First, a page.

who am I and what have I done with my character?

I’m probably not the only writer in the world who *sometimes* struggles to pop the lid fully open on their character; particularly when it comes to voice.

I’m currently writing a dual narrative piece and my head definitely isn’t thanking me for it. I’ve got one of the voices down. She’s good. But the other? I couldn’t tell you what she likes to say or what phrases she uses because every time I try and write her, I go blank. Maybe she can’t speak, or struggles to express herself. Maybe I’m too similar to her so find it hard distancing myself from her character. I don’t know.

So, *ta dah* I mustered up five ideas for figuring out a character which is still not perfectly sculpted. Hopefully you will find them useful too.

1.A day in the life.

I find it really beneficial to spend the day as a character. I find myself questioning decisions as them. Would they do that? Is that something they’d say? What would they think?

It may seem silly, but it helps me to really focus in on the character, and their differences from the other characters I’m writing. Dressing and eating like them also helps and, when you’re back at your laptop/notepad/typewriter, you should find you’re already in their head and can just start writing.

I had a sleepover with a couple of my writing baes last weekend and we had such a laugh. It was nice to be children for the evening. Obviously, there were lots of adult things about it (we went to Callen’s flat, drove ourselves, bought treats ourselves) but we still danced like loons to karaoke tunes and watched Moana in true sleepover style! And it definitely transformed my writing when I got back at my desk.

2. Mix it up

I am currently writing a dual narrative piece so find flitting between the voices quite difficult. If I’m struggling with one specific voice, I try and write from the POV of another character. This helps me see them from another POV and helps me figure out more about the character, and how others see them. I also find that if I’m struggling with something, by taking myself away from it, it naturally starts to help itself and I figure out a solution when I’m not focussing on it. Sometimes trying to get something to work does the opposite.

3. Change the scenery

Try and put your character in another situation. How do they act? What changes? What can’t change? Take them back fifty years or push them way into the future. How do they react to the world? How do they speak? Are they the same?

Pushing yourself out of your comfort zone can be a really positive (and scary) thing for your writing. Things you didn’t even realise could happen to your plot might reignite the story and send it in a better direction you hadn’t even thought of. And your character will have to change to move with it. How much do you know about them? And how much has changed?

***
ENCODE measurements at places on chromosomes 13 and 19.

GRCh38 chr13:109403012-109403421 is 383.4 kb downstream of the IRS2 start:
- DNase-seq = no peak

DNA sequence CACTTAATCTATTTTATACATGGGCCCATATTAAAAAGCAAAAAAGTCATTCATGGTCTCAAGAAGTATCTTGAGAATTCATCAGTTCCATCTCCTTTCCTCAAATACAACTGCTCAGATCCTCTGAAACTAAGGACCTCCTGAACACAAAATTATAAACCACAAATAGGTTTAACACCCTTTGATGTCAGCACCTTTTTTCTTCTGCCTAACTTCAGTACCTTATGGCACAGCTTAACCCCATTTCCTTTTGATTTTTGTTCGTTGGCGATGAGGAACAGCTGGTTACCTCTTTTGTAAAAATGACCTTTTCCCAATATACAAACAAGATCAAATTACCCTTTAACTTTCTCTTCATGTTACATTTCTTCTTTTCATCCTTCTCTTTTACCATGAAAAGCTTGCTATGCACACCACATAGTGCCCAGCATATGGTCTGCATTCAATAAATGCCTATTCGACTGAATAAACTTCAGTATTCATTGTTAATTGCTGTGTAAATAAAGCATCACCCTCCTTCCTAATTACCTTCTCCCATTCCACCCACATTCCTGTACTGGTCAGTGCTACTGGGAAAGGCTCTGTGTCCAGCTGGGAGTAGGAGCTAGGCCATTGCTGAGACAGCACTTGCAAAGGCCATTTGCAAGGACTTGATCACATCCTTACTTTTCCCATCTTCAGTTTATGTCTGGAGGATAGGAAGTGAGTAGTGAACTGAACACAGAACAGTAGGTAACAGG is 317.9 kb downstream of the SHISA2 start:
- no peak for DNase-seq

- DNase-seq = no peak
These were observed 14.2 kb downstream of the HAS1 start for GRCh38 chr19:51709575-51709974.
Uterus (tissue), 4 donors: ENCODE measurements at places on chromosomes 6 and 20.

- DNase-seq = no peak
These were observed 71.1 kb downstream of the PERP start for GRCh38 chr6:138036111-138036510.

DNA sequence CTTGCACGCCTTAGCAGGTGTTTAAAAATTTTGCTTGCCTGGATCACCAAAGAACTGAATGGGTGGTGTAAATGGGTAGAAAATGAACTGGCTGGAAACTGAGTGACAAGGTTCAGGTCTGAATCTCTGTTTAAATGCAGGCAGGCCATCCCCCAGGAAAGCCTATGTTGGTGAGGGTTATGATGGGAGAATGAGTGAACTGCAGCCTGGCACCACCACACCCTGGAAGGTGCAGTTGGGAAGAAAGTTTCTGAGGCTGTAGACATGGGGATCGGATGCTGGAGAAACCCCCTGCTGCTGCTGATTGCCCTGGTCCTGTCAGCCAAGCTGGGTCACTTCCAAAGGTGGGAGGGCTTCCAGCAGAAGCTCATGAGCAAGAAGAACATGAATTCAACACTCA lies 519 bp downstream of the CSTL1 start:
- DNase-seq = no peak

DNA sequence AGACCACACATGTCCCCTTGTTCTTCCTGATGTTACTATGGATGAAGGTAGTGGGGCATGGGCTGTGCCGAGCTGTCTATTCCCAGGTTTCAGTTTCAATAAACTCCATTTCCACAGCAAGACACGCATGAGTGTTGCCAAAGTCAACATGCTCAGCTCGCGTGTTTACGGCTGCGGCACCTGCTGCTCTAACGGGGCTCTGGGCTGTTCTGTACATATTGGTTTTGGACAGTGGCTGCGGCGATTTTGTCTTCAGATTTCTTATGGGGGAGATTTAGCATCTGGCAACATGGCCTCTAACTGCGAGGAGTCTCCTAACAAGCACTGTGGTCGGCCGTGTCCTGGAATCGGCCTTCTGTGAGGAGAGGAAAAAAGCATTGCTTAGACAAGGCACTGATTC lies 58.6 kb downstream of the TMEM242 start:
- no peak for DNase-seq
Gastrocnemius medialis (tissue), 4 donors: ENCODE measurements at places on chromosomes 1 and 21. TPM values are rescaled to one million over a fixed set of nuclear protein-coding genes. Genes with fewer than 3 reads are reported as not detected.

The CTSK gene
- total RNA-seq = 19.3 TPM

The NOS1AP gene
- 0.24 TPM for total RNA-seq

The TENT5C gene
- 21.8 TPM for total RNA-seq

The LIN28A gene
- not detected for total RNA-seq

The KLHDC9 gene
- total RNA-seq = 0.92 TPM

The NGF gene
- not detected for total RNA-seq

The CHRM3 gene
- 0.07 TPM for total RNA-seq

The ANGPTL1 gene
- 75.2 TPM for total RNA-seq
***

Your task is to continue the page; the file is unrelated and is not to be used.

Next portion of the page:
4. Real life research

Do you know anyone that’s the same age as your characters? Or have any younger children who can read your ideas through and vet them before they make the page? I always find that my mums childminding children’s opinion is the biggest game changer for my writing. I ask for their input on words that are commonly used in schools, what language kids use these days, and whether they like the character I’ve created. They’re very kind, and often tell me if something doesn’t work. But they’re my readers, and pleasing them is what matters.

They often say they don’t understand why a character does something, or says something, so I am able to go back to the page and rethink ideas to be more suitable.

If you know anyone your readers age, why not give it a go?

5. Use your own experiences

I always forget that I was once my characters age, especially when I’m struggling for ideas or conflicts. And it’s a really useful tool to try and combat the blank brain moments when I lose my imagination and can’t think of what my character is going to do next. What did I do at their age? What was my freedom? Where did I used to hang out? Who didn’t I get on with?

Using my own experiences helps me to realise the differences (and similarities) between me and my characters. It helps me get into the head of a child, and picture them doing what I was doing at that age.


Have a go at these ideas if you feel you’re losing inspiration for a character, or struggling with voice. And if you have something that helps you feel in touch with your character and their voice, please share it with me! I’d love to hear it.

love sophie






2 thoughts on “who am I and what have I done with my character?

  1. This was super helpful & insightful, Soph. I love doing the ‘day in a life’ technique when I’m struggling to get in the voice of my character! Taking up some of your characters habits or going to places that might resonate with them is always a good move. (I also read a lot of my protagonist’s dialogue aloud to see if it sounds realistic, which always helps narrow down the voice!)
    B x

    Liked by 1 person

    1. writemewild

      Thank you! Reading aloud is a good one too! I always forget to do that and even though it is so simple it makes such a difference!
      S x


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